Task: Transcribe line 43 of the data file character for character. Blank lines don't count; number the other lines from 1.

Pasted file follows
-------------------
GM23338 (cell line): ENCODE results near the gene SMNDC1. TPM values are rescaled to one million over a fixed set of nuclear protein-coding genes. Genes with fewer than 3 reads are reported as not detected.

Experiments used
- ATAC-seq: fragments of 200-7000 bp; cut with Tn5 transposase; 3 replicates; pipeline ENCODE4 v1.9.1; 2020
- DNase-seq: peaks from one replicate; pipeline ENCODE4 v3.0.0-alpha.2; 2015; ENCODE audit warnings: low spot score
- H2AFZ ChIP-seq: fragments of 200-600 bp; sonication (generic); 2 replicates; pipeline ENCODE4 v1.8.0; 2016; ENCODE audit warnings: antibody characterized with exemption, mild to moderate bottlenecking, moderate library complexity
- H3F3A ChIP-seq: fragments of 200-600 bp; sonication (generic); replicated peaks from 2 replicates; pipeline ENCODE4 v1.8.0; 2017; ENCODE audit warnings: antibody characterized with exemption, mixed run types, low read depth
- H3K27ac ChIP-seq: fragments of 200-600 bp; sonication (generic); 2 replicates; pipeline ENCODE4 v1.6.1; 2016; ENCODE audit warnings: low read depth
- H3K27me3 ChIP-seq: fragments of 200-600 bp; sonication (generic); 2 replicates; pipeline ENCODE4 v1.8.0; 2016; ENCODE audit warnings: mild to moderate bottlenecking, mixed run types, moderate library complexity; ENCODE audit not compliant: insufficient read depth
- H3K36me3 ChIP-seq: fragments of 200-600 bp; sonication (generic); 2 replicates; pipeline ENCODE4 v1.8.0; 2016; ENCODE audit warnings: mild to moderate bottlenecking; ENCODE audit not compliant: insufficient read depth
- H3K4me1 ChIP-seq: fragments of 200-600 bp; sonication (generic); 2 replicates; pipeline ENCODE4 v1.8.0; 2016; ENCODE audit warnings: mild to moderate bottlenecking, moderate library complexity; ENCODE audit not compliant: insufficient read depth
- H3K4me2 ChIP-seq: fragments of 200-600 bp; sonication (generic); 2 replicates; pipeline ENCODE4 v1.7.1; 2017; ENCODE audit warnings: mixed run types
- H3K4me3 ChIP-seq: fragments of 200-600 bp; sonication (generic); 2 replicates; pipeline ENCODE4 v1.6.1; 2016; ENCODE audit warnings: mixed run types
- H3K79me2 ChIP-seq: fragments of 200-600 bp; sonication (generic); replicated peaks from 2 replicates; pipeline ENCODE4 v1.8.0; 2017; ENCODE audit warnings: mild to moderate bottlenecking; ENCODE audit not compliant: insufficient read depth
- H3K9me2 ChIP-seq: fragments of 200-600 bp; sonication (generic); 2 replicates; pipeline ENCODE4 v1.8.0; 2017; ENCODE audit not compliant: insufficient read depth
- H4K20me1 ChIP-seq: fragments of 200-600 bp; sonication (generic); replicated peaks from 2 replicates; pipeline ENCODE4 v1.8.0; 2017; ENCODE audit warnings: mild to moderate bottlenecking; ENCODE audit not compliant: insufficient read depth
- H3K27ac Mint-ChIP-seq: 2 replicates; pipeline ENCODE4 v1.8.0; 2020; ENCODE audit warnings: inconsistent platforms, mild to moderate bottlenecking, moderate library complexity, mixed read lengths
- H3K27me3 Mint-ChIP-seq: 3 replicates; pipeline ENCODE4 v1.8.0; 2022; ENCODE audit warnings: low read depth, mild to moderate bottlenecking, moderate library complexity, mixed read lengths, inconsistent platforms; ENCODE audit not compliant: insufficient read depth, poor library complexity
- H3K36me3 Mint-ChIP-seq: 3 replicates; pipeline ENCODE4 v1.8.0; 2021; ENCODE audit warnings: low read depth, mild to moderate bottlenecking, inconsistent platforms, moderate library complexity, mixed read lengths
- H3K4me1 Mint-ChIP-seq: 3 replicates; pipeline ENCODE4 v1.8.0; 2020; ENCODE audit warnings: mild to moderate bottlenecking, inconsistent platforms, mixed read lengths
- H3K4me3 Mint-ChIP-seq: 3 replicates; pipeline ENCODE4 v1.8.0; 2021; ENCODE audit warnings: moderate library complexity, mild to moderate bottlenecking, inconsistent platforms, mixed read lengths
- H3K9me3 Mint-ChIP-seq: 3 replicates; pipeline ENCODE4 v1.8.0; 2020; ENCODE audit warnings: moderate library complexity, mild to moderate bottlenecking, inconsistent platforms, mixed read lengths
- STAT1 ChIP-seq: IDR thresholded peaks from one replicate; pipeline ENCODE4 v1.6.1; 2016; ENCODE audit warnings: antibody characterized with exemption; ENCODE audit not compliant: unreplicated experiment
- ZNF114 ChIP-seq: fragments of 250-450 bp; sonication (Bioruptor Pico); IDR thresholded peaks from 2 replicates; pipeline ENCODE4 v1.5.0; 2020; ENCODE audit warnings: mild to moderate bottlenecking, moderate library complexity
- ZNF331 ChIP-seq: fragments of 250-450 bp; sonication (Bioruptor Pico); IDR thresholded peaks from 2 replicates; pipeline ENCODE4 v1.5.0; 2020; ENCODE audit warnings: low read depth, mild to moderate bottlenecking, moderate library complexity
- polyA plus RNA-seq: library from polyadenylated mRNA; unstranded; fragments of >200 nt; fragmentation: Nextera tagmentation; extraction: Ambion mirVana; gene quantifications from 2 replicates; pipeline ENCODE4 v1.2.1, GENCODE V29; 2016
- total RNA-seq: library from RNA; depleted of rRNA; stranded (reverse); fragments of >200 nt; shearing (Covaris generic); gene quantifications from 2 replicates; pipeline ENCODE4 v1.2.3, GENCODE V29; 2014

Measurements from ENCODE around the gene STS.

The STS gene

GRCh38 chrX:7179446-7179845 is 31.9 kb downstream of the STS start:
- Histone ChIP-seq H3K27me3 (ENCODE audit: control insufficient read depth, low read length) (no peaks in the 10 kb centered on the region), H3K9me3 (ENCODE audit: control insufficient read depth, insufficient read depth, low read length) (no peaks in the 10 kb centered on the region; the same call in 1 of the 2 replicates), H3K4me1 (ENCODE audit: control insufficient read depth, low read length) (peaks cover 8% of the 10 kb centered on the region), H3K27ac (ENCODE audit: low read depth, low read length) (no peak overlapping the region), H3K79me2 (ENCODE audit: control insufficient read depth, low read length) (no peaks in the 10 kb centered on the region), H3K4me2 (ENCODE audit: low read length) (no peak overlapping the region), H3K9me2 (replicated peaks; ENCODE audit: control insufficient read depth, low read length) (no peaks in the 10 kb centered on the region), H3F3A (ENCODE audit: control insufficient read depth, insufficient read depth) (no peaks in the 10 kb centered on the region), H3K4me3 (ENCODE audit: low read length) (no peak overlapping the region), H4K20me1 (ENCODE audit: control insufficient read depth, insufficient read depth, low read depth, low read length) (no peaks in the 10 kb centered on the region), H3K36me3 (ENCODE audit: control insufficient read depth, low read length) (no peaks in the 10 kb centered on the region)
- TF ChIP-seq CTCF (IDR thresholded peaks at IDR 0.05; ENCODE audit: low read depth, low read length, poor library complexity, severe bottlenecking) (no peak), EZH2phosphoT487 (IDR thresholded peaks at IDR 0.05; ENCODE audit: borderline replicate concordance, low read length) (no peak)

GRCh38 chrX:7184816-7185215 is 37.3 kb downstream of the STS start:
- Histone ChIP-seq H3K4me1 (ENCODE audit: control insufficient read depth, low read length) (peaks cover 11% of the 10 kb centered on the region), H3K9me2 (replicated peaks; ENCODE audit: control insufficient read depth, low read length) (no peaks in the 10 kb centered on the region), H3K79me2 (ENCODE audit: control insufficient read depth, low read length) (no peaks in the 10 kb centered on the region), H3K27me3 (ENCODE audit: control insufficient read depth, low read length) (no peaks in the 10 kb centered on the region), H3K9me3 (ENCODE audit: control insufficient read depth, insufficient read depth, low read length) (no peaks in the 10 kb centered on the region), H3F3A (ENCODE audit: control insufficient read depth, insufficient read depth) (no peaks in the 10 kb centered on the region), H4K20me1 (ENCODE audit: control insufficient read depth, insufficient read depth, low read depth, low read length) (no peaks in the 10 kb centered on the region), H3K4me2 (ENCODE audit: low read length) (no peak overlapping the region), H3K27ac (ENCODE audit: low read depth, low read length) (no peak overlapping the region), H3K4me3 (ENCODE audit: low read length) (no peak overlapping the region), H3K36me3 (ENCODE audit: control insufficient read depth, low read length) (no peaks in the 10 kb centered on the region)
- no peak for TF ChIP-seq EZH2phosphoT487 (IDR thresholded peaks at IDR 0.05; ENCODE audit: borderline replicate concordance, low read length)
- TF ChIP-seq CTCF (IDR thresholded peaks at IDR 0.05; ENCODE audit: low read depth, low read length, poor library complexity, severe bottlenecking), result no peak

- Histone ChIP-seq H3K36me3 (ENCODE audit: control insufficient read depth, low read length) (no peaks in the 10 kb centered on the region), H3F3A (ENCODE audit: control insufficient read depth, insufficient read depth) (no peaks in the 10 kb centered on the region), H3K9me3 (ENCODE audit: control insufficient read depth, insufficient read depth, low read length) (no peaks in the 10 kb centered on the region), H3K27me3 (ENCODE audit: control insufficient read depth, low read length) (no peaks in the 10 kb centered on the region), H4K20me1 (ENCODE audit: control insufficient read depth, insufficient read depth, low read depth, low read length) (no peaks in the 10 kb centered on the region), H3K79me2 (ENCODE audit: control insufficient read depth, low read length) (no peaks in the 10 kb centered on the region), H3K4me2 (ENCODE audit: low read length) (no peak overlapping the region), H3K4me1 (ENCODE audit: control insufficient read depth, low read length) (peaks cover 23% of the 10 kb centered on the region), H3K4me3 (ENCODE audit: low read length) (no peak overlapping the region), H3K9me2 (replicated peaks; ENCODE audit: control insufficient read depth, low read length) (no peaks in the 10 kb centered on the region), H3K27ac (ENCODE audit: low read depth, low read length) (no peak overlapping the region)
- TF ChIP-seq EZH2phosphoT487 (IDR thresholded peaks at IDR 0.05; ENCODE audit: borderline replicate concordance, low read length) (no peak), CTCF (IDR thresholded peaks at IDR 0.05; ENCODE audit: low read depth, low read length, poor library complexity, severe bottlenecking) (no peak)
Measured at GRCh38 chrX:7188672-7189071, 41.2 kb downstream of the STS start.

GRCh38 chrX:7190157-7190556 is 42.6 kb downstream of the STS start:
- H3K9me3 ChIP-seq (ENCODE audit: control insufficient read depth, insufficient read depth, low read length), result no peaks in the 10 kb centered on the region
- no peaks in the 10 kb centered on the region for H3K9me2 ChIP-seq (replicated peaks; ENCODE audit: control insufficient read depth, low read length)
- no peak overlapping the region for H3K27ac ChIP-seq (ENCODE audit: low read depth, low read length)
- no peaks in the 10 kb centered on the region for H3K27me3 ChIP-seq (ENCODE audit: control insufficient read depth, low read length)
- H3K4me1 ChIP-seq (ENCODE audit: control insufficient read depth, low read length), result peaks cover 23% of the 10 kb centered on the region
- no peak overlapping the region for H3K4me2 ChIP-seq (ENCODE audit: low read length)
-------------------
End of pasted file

- no peaks in the 10 kb centered on the region for H3K27me3 ChIP-seq (ENCODE audit: control insufficient read depth, low read length)